– Seven of the past nine winners have ranked 42nd or better in Par 4 Scoring in the year of their victory.


Par 4 Scoring
Strokes Gained: Putting; Strokes Gained: Approach

As mentioned above, Par 4 Scoring has been crucial for past winners, and with the main course being a par 70 and having only two par 5, I’d continue to rely on that stat this week. This is often a good barometer for success, anyways, but with the trend of the past five winners ranking no worse than sixth in this category for the week of their win, I would emphasize it even more here.

As much as putting can be a variable stat to look at, it’s hard to ignore that many past winners have been strong putters and have ranked highly in Strokes Gained: Putting for the week of their win. Two of the past three winners each ranked top three in this stat for the week of their win, and strong Bermuda putters can be emphasized this week. Strokes Gained: Approach is the other SG metric to be looking at here, as two of the past three winners ranked inside the top five in this stat in the year of their win.

Finally, Scrambling is another stat to emphasize given the smaller Bermuda greens. Four of the past five winners have ranked top five in this stat for the week of their win, including Austin Cook, who was second in this category during his win 2017.

Finding Values

Odds to win are one factor to think about when picking players (but not the only thing, so be careful of putting too much weight on them). This section is going to detail a few of the players who have the best fantasy value comparative to their odds of winning this week.

Golfer: Russell Knox
Odds to Win: 35-1
DraftKings Price: $8,900

Zach Johnson; 50-1 and $9,000
Brendon Todd; 50-1 and $9,100
Aaron Wise; 40-1 and 9,400

Golfer: Ryan Armour
Odds to Win: 66-1
DraftKings Price: $7,700

Harry Higgs; 75-1 and $7,700
Austin Cook; 80-1 and $7,800
Adam Long; 80-1 and $7,800


1. Webb Simpson (best finish: second-2011; third- 2018): Simpson has a long history of playing this event that stretches all the way back to 2010. He’s got plenty of top finishes to fall back on this week as he finished solo third here last season, shooting 65-63 on the weekend and also finished solo second here in 2011. Ranked 11th in the world and coming off a fantastic season, Simpson should be gunning for a win this week.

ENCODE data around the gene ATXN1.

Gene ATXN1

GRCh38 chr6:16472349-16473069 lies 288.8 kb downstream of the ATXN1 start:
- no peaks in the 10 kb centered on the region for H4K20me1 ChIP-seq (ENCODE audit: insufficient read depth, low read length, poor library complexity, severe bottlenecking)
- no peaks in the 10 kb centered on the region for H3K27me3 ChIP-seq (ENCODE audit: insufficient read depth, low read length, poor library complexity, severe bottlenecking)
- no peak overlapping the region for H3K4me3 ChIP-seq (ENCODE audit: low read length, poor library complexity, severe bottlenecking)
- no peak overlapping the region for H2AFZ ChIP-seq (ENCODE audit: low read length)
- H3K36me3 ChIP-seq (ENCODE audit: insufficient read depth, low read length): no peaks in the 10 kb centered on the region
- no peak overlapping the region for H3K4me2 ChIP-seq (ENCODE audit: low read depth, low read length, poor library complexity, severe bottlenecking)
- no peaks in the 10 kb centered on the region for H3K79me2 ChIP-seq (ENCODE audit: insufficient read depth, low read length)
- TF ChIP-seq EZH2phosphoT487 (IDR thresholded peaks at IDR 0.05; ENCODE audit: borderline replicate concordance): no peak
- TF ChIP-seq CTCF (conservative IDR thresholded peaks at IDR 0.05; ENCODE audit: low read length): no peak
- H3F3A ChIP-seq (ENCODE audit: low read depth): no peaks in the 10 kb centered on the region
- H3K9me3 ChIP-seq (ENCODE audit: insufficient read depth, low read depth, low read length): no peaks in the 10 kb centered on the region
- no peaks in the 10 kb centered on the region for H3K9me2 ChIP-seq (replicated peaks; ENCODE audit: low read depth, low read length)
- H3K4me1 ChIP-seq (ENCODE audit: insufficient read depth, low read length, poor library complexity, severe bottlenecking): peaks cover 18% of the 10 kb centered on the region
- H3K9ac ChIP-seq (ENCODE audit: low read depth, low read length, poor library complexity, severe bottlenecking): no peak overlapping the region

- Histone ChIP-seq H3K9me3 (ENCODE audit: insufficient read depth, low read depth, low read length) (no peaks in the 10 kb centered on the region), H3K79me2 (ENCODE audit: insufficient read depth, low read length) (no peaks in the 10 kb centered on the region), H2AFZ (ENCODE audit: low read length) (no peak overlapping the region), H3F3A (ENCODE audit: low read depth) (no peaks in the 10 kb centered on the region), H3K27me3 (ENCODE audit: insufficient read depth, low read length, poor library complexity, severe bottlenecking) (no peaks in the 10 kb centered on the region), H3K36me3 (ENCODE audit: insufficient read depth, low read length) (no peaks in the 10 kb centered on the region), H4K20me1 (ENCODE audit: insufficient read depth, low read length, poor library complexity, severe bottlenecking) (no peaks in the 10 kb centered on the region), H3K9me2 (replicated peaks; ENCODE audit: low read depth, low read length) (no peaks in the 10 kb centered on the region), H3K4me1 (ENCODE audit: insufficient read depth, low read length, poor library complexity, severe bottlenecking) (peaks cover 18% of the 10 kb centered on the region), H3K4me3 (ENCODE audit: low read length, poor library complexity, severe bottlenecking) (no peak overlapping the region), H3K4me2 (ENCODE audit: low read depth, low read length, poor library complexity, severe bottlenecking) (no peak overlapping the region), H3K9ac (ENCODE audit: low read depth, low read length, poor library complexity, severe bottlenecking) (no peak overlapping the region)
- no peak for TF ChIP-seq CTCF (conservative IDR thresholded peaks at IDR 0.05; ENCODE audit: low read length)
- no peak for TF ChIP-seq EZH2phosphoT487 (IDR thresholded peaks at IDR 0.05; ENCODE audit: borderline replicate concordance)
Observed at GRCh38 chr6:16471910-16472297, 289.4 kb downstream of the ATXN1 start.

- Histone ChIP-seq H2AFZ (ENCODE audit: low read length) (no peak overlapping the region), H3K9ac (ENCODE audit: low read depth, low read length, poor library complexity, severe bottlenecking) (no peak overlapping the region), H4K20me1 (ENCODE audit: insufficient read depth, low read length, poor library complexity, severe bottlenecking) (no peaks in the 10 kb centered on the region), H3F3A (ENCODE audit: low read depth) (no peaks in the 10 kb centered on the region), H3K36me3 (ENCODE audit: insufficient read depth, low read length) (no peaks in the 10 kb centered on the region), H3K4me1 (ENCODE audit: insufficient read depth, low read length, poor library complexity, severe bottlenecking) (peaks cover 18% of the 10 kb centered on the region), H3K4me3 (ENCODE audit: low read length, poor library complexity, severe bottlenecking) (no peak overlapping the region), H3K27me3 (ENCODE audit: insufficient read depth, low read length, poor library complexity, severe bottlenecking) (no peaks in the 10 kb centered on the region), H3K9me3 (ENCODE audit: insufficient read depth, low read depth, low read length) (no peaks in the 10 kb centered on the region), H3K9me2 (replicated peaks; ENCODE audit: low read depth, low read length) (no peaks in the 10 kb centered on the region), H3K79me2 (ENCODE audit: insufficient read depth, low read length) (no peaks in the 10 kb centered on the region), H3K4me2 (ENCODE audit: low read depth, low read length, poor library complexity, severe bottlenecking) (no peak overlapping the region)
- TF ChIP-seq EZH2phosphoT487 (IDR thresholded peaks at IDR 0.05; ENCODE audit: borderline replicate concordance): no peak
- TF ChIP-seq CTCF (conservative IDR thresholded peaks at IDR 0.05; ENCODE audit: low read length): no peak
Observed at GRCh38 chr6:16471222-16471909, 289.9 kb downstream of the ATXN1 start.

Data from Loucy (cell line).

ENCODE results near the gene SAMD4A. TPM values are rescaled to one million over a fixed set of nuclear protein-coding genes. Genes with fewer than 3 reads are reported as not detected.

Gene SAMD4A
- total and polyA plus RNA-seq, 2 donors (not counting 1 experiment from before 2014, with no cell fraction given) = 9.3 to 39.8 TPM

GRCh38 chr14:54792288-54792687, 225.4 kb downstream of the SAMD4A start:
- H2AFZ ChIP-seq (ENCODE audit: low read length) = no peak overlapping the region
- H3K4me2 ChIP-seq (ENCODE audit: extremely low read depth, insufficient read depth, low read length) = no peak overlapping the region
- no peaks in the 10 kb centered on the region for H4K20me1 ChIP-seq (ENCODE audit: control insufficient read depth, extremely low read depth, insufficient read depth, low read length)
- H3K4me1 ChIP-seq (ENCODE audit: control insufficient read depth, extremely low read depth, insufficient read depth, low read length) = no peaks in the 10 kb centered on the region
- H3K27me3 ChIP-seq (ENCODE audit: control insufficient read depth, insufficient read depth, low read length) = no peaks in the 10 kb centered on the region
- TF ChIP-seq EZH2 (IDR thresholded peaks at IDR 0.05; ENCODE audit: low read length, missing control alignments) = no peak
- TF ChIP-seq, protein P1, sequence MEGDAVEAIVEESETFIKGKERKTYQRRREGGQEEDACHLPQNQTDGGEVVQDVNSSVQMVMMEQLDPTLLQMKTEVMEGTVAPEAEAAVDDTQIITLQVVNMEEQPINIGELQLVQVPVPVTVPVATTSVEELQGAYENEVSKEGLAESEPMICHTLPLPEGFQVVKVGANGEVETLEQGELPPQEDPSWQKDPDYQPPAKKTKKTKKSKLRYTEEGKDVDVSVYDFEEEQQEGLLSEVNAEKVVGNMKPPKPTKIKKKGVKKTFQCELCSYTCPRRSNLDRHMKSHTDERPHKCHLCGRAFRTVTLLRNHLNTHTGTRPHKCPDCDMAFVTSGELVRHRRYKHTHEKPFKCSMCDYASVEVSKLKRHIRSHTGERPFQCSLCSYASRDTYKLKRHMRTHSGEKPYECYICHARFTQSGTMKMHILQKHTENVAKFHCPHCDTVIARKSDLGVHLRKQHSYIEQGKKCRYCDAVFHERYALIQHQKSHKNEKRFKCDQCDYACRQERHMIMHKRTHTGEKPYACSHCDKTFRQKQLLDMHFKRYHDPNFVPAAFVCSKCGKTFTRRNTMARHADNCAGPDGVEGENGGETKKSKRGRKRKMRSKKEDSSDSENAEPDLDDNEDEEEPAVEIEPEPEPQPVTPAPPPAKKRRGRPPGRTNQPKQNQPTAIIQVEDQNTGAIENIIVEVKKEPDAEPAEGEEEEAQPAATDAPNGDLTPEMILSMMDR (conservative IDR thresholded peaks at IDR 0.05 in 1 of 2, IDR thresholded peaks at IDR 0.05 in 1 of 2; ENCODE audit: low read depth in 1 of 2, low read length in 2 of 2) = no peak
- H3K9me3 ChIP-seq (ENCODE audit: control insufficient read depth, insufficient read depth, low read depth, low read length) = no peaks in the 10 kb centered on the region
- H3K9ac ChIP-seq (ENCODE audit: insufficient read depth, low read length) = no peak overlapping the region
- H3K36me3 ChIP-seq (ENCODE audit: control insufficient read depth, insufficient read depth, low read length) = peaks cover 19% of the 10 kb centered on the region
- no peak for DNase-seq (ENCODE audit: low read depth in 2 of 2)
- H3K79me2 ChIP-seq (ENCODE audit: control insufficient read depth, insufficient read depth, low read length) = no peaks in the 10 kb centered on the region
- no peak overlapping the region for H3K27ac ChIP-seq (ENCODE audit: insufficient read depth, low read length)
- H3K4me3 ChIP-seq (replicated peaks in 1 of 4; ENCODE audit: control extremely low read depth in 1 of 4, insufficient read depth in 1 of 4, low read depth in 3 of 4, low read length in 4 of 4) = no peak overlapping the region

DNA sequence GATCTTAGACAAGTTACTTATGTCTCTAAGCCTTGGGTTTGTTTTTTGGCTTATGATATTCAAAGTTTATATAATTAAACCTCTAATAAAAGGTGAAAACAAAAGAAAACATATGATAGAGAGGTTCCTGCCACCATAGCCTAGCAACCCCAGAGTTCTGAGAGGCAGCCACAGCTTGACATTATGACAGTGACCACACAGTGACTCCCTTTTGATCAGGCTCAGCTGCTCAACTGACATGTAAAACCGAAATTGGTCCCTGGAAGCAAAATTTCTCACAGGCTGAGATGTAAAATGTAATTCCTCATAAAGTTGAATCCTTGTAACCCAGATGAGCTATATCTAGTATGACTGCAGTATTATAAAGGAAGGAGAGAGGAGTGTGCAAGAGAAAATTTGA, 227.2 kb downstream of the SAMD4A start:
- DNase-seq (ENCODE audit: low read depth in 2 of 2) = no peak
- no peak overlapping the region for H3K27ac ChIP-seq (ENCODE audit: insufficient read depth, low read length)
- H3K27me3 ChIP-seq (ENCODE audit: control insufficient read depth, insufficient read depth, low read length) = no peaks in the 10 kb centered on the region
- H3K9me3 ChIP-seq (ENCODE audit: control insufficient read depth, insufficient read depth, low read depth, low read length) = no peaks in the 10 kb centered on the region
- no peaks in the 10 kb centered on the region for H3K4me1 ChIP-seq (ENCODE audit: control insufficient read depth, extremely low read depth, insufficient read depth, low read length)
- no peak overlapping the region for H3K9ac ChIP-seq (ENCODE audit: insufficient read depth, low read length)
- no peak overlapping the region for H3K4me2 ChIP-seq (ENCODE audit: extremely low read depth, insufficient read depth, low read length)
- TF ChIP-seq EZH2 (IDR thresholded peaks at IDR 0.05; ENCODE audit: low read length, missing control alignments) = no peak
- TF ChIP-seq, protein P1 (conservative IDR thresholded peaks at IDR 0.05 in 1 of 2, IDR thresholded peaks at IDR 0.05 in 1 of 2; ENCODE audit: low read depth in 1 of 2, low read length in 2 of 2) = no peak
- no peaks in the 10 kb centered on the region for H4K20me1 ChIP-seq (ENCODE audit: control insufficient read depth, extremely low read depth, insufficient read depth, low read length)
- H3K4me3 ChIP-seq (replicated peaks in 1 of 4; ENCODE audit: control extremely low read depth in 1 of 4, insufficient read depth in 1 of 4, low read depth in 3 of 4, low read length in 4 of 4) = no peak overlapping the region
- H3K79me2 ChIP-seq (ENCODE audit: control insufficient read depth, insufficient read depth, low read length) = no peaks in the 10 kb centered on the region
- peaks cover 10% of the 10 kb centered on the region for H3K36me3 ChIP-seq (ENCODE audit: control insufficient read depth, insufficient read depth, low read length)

2. Kevin Kisner (best finish: win-2015): Kisner won this event back in 2015 — his first win on tour — and has finished T20 or better five times in his past six visits to Sea Island, including a T7 finish here last year. Kisner has three finishes of T4 or better at this week’s venue and can be considered as a lead horse, even if his recent form isn’t all that sharp.

3. Chris Kirk (best finish: win-2013): Kirk has played this event every year since its inception except last year, and he’s flourished at Sea Island over the years. On top of winning this event in 2013, Kirk also finished T4 here in 2014, T18 here in 2015 and was T4 again in 2017. On a less-than-driver type of course, Kirk always should be considered, even if his lack of recent play is less than optimal.

4. Brian Gay (best finish: T3-2017): Gay’s the prototypical player that should do well at Sea Island, as strong putting and short games get magnified here. Gay has missed two cuts here in seven tries, overall, but he also has flashed upside with two top-five finishes over his past four starts here, including a T3 finish in 2017. He ended last year’s event in T23.

5. Charles Howell (best finish: win-2018): In his past nine appearances he’s finished T13 or better five times and recorded his first win at this event last season. The veteran has missed the cut here twice before but, overall, has flashed more upside at this venue than most players in the field.

Recent Form

1. Brendon Todd: Coming off wins in each of his past two starts, the now three-time tour winner has shot 44-under par in his past eight rounds.

2. Harris English: Coming off a solo fifth-place finish form last week, he’s finished T6 or better in four of his past five starts.

3. Brian Gay: Gay has made the cut in seven straight starts and has finished inside the top 15 in three of his past four starts. He was T14 last week in Mexico.